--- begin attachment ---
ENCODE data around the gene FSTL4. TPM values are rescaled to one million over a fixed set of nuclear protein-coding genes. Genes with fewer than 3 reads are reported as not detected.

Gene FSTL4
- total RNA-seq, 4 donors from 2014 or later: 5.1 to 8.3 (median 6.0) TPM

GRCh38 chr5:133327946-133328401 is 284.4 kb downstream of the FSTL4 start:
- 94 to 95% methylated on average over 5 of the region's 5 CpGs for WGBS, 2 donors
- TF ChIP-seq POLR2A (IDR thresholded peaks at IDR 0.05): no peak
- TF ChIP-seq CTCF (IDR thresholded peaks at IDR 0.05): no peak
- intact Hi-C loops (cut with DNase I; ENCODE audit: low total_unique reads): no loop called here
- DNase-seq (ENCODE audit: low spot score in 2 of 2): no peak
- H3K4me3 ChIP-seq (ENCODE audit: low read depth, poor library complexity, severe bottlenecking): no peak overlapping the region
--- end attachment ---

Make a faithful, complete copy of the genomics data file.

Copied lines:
ENCODE data around the gene FSTL4. TPM values are rescaled to one million over a fixed set of nuclear protein-coding genes. Genes with fewer than 3 reads are reported as not detected.

Gene FSTL4
- total RNA-seq, 4 donors from 2014 or later: 5.1 to 8.3 (median 6.0) TPM

GRCh38 chr5:133327946-133328401 is 284.4 kb downstream of the FSTL4 start:
- 94 to 95% methylated on average over 5 of the region's 5 CpGs for WGBS, 2 donors
- TF ChIP-seq POLR2A (IDR thresholded peaks at IDR 0.05): no peak
- TF ChIP-seq CTCF (IDR thresholded peaks at IDR 0.05): no peak
- intact Hi-C loops (cut with DNase I; ENCODE audit: low total_unique reads): no loop called here
- DNase-seq (ENCODE audit: low spot score in 2 of 2): no peak
- H3K4me3 ChIP-seq (ENCODE audit: low read depth, poor library complexity, severe bottlenecking): no peak overlapping the region